An Encyclopaedia on Chinese History, Literature and Art

tianfu 田賦, field tax

Mar 22, 2018 © Ulrich Theobald

Field tax (tianfu 田賦) was in ancient China usually levied on the size of a field, but the quality of soil was also taken into consideration, or alternatively, the harvest. The oldest record for field tax refers to the year 594 BCE, when in the regional state of Lu 魯 for the first time a field tax was collected (chu shui mu 初稅畝). Another record in the Confucian Classic Chunqiu-Zuozhuan 春秋左傳 "Spring and Autumn Annals" for the year 483 BCE (Aigong 哀公 12: Jisun yu yi tian fu 季孫欲以田賦, [Regent] Jisun [i.e Ji Kangzi 季康子] wanted to levy a tax on the land) makes first use of the word tianfu. Yet it seems that the field tax was at that time not yet established as a regular way of collecting revenue.

Western Zhou-period 西周 (11th cent.-770 BCE) documents use the expressions gong 貢 "tribute", zhu 助 "support", and che 徹 "pervasion", which might have corresponded to something like a field tax. A regular field tax was perhaps introduced under the counsellorship of Shang Yang 商鞅 (390-338 BCE) in the state of Qin 秦 in 350 BCE. Qin- 秦 (221-206 BCE) and Han- 漢 (206 BCE-220 CE) period sources usually use the term tianzu 田租 to refer to a field tax (in late imperial China the word would mean a rent to be paid by a tenant farmer to the landlord).

In the Former Han period 前漢 (206 BCE-8 CE), the field tax amounted to one fifteenth of the harvest, but it was reduced to one thirtieth during the reign of Emperor Jing 漢景帝 (r. 157-141 BCE). During the Wei period 曹魏 (220-265), one mu 畝 of land (see weights and measures) was taxed at 4 sheng 升, and amount that was doubled during the Western Jin period 西晉 (265-316). The land tax during the Southern Dynasties period 南朝 (420-589) was heavy and differed over places and time. The Northern Wei dynasty 北魏 (386-534) introduced a new mode of taxation, the equal-field system (juntianzhi 均田制), in which taxes were levied per adult male household member (ding 丁).

The Tang dynasty 唐 (618-907) applied the tripartite tax system (zuyongdiao 租庸調) which consisted of a household tax and a land tax. Apart from such payments in kind, peasants had to deliver labour to the local government. A new taxation system introduced in the late 8th century, the twice-taxation system (liangshuifa 兩稅法), merged the field tax with the household tax, and both were payable in kind or in money, but usually, the land tax was paid in kind, and the household tax in money. They were collected twice a year, along with supplementary fees. The combination of payment in kind and in money resulted in the use of the term qian-liang 錢糧 ("money and grain", in late imperial China meaning "funds", i.e. money).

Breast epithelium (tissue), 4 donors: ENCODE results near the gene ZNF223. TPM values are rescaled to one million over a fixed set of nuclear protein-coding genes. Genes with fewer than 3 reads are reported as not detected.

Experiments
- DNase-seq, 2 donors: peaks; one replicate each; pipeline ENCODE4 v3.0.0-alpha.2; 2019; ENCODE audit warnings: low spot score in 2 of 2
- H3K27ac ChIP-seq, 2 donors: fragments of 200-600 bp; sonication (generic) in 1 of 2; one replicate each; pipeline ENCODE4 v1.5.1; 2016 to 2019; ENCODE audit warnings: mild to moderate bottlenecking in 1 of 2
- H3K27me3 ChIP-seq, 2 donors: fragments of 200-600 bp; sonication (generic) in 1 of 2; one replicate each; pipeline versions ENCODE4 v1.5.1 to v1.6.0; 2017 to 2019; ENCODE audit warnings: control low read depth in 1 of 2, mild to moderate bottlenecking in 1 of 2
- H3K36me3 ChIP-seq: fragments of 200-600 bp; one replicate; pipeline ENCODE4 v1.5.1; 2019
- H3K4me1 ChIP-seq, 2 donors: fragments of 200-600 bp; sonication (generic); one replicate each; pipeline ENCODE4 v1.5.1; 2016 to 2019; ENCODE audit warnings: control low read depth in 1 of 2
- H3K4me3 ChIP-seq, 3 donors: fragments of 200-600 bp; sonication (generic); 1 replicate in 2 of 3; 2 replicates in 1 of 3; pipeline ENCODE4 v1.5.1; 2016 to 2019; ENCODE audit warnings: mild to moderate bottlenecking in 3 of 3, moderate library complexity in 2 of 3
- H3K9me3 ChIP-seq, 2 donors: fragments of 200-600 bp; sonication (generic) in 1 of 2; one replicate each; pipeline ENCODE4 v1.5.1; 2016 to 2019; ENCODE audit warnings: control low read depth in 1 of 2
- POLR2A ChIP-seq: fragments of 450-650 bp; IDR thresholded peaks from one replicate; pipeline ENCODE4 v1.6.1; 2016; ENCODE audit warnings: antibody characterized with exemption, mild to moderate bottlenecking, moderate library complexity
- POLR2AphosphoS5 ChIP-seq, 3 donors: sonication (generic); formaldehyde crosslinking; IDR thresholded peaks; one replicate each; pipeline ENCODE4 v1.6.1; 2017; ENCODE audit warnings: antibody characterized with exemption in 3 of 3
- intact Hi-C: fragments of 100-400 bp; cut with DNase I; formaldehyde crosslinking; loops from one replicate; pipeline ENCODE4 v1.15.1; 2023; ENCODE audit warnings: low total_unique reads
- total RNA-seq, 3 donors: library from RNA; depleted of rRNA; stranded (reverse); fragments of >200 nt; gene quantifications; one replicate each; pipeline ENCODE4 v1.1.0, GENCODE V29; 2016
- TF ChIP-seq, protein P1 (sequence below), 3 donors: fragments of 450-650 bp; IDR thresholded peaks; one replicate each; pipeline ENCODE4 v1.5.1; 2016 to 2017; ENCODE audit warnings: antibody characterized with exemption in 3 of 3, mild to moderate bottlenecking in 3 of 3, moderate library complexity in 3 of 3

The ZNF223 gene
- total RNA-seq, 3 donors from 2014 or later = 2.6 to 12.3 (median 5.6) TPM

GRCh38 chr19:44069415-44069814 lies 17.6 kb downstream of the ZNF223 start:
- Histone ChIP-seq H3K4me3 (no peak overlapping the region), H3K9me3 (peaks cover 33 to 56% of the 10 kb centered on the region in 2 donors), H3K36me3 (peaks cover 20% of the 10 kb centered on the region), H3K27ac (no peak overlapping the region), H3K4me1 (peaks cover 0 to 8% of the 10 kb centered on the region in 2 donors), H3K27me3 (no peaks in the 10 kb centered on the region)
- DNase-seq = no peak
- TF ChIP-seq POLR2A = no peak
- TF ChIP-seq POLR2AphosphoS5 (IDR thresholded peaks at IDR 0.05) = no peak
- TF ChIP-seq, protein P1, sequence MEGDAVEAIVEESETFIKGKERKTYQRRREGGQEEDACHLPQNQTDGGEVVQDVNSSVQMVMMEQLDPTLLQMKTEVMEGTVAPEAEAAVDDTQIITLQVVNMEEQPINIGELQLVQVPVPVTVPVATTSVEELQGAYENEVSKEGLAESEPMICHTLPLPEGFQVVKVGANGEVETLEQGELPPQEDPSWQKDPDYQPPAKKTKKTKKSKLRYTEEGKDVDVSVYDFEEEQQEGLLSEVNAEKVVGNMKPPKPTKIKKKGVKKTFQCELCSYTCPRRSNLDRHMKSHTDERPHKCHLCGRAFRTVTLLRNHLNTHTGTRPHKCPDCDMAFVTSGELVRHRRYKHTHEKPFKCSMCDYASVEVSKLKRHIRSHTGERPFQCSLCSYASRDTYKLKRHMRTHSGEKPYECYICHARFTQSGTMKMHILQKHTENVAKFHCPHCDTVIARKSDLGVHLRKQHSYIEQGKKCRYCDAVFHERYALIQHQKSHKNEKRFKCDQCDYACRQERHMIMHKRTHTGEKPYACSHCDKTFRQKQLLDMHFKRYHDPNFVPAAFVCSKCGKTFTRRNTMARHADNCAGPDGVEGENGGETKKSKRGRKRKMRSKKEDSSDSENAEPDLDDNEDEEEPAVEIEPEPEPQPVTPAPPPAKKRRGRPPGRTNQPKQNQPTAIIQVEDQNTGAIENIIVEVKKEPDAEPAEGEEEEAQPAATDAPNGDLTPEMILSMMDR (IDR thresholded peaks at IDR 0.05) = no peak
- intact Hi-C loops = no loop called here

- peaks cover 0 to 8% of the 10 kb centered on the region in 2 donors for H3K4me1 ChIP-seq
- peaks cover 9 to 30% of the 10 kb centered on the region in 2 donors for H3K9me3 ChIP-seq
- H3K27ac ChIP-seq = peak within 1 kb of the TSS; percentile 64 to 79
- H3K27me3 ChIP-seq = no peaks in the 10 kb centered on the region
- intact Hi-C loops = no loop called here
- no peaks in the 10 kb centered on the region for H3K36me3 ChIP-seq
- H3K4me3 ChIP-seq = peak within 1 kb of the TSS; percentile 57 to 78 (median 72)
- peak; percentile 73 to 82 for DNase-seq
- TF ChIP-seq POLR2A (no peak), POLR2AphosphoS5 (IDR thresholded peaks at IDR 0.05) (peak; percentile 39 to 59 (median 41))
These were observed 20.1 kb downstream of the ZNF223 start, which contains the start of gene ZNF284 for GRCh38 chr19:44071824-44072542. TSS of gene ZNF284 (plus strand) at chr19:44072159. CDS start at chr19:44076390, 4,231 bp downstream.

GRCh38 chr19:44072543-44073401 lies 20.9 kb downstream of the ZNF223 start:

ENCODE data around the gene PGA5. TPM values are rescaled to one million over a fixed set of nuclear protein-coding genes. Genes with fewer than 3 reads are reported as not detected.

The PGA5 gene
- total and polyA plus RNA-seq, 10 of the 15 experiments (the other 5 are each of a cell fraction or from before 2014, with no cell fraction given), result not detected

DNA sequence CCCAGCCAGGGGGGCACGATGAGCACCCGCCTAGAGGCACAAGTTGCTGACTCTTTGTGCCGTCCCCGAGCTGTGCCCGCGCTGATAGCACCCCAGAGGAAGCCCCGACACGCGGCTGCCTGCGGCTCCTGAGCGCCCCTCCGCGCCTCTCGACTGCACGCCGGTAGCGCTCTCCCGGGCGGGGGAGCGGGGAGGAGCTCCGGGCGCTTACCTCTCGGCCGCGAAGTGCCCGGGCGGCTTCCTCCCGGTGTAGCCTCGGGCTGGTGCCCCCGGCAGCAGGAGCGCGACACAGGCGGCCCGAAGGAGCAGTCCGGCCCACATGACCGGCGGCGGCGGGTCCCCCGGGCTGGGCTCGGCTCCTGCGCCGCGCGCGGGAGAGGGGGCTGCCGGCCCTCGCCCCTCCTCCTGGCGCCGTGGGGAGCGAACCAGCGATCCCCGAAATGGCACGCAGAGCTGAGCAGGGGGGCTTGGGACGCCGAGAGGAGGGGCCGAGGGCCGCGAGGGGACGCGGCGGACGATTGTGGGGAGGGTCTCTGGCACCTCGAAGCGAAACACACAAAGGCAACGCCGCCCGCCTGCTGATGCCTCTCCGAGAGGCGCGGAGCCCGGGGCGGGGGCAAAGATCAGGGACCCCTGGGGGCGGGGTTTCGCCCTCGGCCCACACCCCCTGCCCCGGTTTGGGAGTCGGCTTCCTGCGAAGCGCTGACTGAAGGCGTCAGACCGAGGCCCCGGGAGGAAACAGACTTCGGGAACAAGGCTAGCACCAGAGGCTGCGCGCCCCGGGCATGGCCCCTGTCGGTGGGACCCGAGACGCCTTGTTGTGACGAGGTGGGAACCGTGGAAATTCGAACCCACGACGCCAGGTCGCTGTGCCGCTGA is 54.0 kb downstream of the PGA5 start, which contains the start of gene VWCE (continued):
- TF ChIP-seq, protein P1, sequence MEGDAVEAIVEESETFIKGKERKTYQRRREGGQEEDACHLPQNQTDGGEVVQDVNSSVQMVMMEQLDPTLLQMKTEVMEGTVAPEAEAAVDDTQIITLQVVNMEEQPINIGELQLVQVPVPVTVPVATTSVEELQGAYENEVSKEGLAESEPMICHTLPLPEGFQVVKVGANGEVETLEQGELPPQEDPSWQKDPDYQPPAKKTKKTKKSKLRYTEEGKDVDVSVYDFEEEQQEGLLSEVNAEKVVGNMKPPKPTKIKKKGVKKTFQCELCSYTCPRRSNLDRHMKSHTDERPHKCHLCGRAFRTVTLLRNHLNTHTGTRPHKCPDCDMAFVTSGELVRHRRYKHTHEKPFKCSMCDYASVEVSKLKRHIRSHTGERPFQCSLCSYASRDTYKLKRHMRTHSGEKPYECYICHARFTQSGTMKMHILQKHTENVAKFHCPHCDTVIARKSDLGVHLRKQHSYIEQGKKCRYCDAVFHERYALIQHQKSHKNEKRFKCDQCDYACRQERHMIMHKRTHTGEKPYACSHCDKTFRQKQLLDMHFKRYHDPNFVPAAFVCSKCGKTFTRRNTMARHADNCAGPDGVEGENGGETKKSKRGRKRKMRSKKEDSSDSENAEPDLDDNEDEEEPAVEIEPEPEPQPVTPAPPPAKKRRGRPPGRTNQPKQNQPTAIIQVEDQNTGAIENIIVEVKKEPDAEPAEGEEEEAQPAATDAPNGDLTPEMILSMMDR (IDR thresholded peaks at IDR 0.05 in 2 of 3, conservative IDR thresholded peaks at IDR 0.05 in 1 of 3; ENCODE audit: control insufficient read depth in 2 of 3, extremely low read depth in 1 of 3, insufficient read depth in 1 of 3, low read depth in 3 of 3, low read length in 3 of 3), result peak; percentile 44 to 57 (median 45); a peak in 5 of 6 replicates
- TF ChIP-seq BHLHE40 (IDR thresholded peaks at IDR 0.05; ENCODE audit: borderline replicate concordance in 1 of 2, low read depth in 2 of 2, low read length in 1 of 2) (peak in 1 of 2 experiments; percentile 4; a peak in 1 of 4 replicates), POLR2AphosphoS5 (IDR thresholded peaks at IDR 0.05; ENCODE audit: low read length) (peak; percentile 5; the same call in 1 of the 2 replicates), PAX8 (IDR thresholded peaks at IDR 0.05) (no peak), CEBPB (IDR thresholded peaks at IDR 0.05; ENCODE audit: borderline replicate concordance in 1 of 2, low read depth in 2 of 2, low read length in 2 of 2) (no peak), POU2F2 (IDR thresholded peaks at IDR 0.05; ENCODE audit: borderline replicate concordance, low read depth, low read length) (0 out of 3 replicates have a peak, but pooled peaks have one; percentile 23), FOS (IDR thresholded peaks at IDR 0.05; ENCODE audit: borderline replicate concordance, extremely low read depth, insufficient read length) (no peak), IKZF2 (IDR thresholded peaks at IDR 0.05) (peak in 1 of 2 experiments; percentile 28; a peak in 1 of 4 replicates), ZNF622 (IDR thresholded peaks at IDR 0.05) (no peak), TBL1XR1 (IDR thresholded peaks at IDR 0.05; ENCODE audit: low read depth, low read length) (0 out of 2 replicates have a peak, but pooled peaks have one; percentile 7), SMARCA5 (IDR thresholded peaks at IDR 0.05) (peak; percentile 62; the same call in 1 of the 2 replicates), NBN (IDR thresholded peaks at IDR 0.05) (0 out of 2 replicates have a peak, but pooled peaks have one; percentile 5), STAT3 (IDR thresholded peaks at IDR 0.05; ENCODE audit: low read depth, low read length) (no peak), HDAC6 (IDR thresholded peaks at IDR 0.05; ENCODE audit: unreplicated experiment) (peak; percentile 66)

The Song dynasty 宋 (960-1279) levied the field tax according to size of the land, and abolished the difference between private land (mintian 民田), paying shui 稅 or dishui 地稅 taxes, and government-owned land (guantian 官田), paying zu 租 or tianzu 田租 taxes ("rent", because farmers were cultivating government land).

The Yuan dynasty 元 (1279-1368) fell back on a combination between taxing land and male household members, and preferred payment in kind, the so-called tax grain (shuiliang 稅糧).

From 1376 on, the Ming dynasty 明 (1368-1644) accepted silver or paper money as payment for taxes. The tax rate for government-owned land (guantian) was 5.3 sheng 升 of grain (or the corresponding monetary value) per mu of land, that for private land (mintian) 3.3 sheng, that of high-rent land (zhongzutian 重租田) 8.53 sheng, and that of fields fallen back to the state (moguantian 沒官田) 12 sheng. Yet documentary figures show tax rates of up to 4-5 dou 斗 (40-50 sheng) or even more than 1 shi 石 per mu (Zhou, Chen, and Qi 1998), particularly in the prosperous lower Yangtze region.

With the single-whip method (yitiaobian fa 一條鞭法) introduced during the late Ming period, the obligatory service for the government, corvée, was integrated into the field tax. The Qing dynasty 清 (1644-1911) went a step further in merging various fees (like the transport-loss surcharge haoxian 耗羨) with the land tax and went over to a full payment in money. This process was called tanding rumu 攤丁入地 or di-ding heyi 地丁合一, and "tax" was from then on known as diding 地丁 ("land and head"), and the sums collected (be it silver or copper cash) were known as diding qianliang 地丁錢糧 "land-and-head money" (the word liang 糧 just being a residual word of former times). The term tianfu was thus more or less identical with the word fushui 賦稅 "tax", at least for normal farmer households. In accounting books, the words diding 丁銀 "poll tax" and tianfu "field tax" remained in use.